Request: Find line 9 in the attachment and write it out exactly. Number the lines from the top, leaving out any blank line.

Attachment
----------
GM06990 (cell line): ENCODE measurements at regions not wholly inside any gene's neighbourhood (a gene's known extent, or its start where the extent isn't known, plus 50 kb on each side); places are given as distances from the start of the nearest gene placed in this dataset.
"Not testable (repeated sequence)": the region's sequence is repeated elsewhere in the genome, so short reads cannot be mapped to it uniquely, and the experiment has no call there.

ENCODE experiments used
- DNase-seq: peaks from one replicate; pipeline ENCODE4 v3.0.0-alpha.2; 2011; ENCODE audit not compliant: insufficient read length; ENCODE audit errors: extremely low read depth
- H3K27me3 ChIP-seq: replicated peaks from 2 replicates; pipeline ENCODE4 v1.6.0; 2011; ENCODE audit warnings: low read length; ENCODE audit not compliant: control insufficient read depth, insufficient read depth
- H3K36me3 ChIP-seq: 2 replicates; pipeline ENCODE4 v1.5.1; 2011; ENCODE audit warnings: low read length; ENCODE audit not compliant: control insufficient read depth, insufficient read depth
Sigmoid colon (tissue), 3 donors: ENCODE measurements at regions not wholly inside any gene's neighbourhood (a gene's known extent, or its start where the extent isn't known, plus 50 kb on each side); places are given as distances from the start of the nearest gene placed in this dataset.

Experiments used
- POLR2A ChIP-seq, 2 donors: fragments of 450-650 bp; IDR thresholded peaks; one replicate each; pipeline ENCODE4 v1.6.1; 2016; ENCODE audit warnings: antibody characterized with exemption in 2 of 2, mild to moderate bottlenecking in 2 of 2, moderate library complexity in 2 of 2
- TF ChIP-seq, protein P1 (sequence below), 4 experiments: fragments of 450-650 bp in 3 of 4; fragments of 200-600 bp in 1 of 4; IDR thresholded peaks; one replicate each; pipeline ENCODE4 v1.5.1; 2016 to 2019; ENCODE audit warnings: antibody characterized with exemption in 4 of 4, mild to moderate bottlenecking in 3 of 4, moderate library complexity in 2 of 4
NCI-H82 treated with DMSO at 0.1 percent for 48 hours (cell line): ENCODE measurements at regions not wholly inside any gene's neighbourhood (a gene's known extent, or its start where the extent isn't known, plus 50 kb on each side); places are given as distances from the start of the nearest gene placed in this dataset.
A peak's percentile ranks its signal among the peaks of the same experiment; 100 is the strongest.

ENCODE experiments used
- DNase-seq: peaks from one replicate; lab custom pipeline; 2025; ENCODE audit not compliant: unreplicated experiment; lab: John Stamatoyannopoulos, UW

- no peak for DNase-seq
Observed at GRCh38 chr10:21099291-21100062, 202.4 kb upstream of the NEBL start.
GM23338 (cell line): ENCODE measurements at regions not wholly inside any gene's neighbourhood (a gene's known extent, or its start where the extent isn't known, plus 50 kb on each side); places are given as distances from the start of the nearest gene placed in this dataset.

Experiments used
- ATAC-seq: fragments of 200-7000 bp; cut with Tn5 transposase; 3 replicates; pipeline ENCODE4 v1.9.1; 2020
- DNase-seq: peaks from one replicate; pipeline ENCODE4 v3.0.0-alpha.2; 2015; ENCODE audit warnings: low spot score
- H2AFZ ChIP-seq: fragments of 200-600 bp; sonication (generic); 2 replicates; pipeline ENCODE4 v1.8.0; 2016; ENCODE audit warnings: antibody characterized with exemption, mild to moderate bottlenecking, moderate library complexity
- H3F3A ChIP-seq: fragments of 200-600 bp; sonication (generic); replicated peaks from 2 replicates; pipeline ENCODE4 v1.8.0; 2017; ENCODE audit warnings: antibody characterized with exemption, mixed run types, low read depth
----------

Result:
- POLR2A ChIP-seq, 2 donors: fragments of 450-650 bp; IDR thresholded peaks; one replicate each; pipeline ENCODE4 v1.6.1; 2016; ENCODE audit warnings: antibody characterized with exemption in 2 of 2, mild to moderate bottlenecking in 2 of 2, moderate library complexity in 2 of 2